Advances in both computational modeling and machine learning have shown the promise of a clear paradigm shift in personalized medicine. As such, a new research effort seeks to leverage machine learning to create new ways to identify and track heart disease localization and progression.
The World Health Organization tells us that cardiovascular disease claims 17.9 million lives each year, making it the leading cause of death worldwide. The numbers look bleak, but machine learning stands ready to offer hope.
Driving physics-based models of the heart with machine learning
Researchers have spent over a decade developing high-fidelity, virtual models capable of predicting how the blood will flow through our veins and arteries down to the cellular level. We began our research by studying coarctation of the aorta, a heart defect that narrows the aorta and forces the heart to pump harder to get oxygenated blood to the body. This condition is usually present at birth and — if symptoms are mild — can go undetected until adulthood. Coarctation of the aorta requires lifelong follow-up, but thanks to machine learning, 3D printing, physics-based modeling, and supercomputing, we can evaluate patients’ risk factors under a wide range of lifestyles and activities.
Advances in both computational modeling and machine learning have shown the promise of a clear paradigm shift in personalized medicine. Using image-based models, 3D representations of an individual patient’s vascular anatomy are acquired and used as input to high-resolution blood flow simulations. By leveraging the computing power provided through large-scale supercomputers, transient blood flow can be simulated through a patient’s aorta with this congenital disease. In our work, we developed a parallel software package called “HARVEY” that takes in a patient’s 3D vascular anatomy as the input and calculates their hemodynamics under different conditions. These models were validated through comparison with measurements from flow experiments in 3D prints of CT-derived patient vascular anatomies and invasive measurements in the clinic.
Working closely with researchers at the Department of Energy, we fine-tuned HARVEY to run efficiently on the world’s biggest supercomputers. These efforts allowed us to create one of the largest training data sets for 3D flow models of coarctation of the aorta using over 70 million compute hours. Using conventional computational fluid mechanics models, millions of hours of such simulations were needed to calculate how different stressors, such as high elevation or pregnancy, impacted flow through the narrowed aorta. These models allow clinicians and researchers to accurately assess the effect of different lifestyle choices imposed on each patient.
By combining machine learning with the physics-based modeling from HARVEY, our team, led by Dr. Bradley Feiger, was able to identify the minimal number of physiological states that would need to be modeled for any new patient in order to accurately predict the impact of different states (e.g., resting or exercise). As the tens of millions of compute hours required with conventional methods are not tractable for each new patient, AI enables personalized simulation and prediction to be more tenable for routine practice. Moreover, we expect this framework to be extensible to other types of heart disease.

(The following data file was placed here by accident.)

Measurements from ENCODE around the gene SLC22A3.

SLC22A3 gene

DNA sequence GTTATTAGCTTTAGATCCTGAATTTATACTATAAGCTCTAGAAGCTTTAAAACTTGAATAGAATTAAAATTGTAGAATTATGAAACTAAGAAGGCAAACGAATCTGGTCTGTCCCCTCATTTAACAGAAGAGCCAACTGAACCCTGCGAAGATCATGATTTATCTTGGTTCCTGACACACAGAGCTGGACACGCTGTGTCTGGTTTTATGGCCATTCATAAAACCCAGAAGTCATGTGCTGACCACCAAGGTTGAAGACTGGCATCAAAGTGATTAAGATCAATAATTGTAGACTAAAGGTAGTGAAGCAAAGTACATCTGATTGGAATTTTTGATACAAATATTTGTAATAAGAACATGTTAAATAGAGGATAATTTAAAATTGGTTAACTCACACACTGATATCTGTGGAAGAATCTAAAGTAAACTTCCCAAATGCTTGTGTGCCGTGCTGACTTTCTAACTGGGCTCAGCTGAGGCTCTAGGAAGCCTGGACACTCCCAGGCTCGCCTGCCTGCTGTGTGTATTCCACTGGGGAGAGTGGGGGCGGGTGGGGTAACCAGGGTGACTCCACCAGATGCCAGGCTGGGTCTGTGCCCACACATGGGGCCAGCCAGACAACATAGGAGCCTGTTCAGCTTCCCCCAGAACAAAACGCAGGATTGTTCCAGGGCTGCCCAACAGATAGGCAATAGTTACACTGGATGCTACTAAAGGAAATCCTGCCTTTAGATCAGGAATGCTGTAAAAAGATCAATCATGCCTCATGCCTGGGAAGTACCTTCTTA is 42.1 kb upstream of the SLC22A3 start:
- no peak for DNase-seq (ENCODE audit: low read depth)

Moving from single heartbeats to longitudinal blood flow maps
Presently, we stand at the edge of vast potential. Tools like HARVEY can create high-fidelity virtual models of a patient’s vascular system to help diagnose a disease or simulate how a patient will respond to modifications from surgical intervention. That insight can be incredibly helpful to doctors as they plan interventions before they ever enter the operating room.
Unfortunately, the data processing needed to examine 3D cardiovascular dynamics is immense. Currently, we can look at metrics for a few heartbeats. This timeframe gives us valuable insight into a person’s risk for heart disease or for having an adverse event after a procedure but has clear limitations in terms of tracking disease progression and response to future activity.
Imagine the benefits of tracking blood flow and vascular dynamics over months — even years. The world doesn’t have enough supercomputers to give us that level of computational power, but machine learning puts this goal within reach. By combining machine learning and physics-based modeling, we are developing accurate techniques to create personalized, long-term maps of blood flow dynamics across a wide variety of activities. Moreover, we are working to take advantage of the unprecedented data made available through continuous monitoring with wearable devices to enable data-driven longitudinal mapping.
In my lab, we are developing techniques to drive blood flow simulations from data obtained with wearables. Our goal is to leverage machine learning to create new ways to identify and track disease localization and progression. These methods will allow us to monitor changing risks associated with heart disease.
In the not-so-distant future, we expect to see a transition from single heartbeat metrics to using methods combining AI and physics-based models to accurately and efficiently predict how a patient’s blood flow will change over time. The benefit this shift will bring to our ability to diagnose and treat heart disease will demonstrate the strong potential of truly personalized healthcare.